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From the Eastern Mediterranean to Asia
The Hellenistic period spans the period of Mediterranean history between the death of Alexander the Great in 323 BC and the rise of Augustus in Rome in 31 B.C.E.
This period is characterized by a separation and a split from Alexander's former empire, with endless wars between the Diadochi and their successors. The Hellenistic kingdoms weakened and thus created space for competing kingdoms, such as Pontus or Bactria. Also, Roman power was in exponential expansion. At the end of this period the young Roman empire had almost reached its maximum expansion. The different kinds of kingdoms, with more centralized power, replaced the model of the city-state, which were dominated before.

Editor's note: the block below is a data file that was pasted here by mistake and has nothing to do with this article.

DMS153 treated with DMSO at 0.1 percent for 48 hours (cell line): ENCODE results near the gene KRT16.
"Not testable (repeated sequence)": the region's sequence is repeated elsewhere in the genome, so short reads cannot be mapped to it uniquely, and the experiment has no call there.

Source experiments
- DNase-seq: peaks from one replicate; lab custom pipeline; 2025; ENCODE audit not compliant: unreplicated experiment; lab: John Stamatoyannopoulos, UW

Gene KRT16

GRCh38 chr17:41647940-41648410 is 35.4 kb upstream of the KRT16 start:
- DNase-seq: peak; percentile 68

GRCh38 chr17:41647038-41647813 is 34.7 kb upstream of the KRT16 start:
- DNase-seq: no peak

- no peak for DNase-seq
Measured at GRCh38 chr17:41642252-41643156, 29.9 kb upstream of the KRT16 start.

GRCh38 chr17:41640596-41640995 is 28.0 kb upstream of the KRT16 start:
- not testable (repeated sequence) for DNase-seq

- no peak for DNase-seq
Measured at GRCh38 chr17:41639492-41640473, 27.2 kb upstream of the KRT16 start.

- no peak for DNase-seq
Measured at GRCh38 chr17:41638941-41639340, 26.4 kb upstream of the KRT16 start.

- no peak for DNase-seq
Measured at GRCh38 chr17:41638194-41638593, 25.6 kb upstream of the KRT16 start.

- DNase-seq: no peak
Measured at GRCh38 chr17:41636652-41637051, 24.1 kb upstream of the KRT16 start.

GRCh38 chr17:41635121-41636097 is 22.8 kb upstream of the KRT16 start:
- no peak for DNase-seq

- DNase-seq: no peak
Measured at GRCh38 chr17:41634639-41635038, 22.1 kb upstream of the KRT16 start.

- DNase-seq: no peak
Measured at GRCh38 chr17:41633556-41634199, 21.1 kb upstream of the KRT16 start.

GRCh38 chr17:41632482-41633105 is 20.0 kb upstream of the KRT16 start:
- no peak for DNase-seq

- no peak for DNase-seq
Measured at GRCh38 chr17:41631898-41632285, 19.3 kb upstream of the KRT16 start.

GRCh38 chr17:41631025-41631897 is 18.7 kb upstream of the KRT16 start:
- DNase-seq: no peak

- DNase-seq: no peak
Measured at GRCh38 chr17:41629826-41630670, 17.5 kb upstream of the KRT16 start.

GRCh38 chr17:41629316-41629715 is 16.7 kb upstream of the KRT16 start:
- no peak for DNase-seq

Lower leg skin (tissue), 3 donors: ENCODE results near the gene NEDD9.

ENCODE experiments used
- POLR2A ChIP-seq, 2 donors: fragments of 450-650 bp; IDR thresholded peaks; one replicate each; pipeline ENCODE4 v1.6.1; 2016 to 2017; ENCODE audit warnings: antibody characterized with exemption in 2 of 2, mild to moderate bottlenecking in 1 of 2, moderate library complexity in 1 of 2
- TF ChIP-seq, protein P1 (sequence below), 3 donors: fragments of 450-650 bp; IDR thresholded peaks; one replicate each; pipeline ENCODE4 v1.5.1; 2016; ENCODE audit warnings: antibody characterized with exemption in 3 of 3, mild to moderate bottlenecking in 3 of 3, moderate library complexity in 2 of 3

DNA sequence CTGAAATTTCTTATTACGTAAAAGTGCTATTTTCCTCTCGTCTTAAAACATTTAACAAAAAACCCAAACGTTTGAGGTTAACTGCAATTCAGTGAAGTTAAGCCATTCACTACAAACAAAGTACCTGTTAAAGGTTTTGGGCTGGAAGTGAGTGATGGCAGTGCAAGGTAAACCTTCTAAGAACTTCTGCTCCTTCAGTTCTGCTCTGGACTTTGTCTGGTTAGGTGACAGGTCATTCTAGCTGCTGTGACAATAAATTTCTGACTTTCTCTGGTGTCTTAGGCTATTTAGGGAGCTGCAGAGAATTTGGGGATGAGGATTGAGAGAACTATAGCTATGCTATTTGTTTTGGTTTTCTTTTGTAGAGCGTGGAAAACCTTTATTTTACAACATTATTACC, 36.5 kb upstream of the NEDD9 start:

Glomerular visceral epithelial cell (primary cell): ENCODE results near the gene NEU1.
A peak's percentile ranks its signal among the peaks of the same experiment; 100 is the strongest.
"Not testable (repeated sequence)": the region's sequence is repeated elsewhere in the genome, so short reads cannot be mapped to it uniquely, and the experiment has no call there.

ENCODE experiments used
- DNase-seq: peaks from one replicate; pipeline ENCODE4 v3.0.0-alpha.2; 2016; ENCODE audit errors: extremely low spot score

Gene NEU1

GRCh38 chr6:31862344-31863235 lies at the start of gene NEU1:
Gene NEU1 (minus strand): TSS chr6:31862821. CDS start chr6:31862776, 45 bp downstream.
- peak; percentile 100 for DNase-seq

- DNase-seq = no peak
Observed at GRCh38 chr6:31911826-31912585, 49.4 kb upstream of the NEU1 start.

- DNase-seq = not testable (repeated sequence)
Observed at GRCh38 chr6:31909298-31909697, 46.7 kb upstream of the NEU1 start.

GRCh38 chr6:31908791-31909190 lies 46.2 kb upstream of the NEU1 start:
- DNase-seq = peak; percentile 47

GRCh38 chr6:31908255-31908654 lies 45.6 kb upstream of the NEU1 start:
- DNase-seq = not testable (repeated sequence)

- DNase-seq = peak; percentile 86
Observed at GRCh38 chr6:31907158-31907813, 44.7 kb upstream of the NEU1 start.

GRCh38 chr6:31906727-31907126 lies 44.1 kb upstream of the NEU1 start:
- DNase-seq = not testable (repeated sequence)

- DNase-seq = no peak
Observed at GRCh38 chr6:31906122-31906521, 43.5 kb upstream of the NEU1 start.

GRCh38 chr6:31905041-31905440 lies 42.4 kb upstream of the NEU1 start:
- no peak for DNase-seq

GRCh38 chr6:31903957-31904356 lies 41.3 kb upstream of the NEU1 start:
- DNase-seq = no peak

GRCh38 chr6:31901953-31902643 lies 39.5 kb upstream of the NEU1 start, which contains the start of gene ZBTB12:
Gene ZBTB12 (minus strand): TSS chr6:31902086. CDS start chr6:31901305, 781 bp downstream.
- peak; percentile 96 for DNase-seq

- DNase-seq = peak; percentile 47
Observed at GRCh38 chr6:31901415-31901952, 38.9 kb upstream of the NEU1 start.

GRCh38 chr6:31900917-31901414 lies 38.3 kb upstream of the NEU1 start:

In some fields Hellenistic culture thrived, particularly in its preservation of the past. Greater mobility made possible by territorial expansion encouraged people to seek a sense of purpose. Many people joined “mystery religions,” like the cults of the goddesses Isis and Fortune.This period showed progress in architecture, a lot of great euergetism, a multiplication of feast days and celebrations, the development of art and the creation of libraries, with the most famous being in Alexandria.
The arts flourished in the Hellenistic period. Artists explored new tecniques of representing emotional effects and individual experiences. The most famous works of Hellenistic Art include "Laocoön and His Sons," "Winged Victory of Samothrace," "Laocoön and His Sons," "Venus de Milo," "Dying Gaul," "Boxer at Rest," and "Boy With Thorn."
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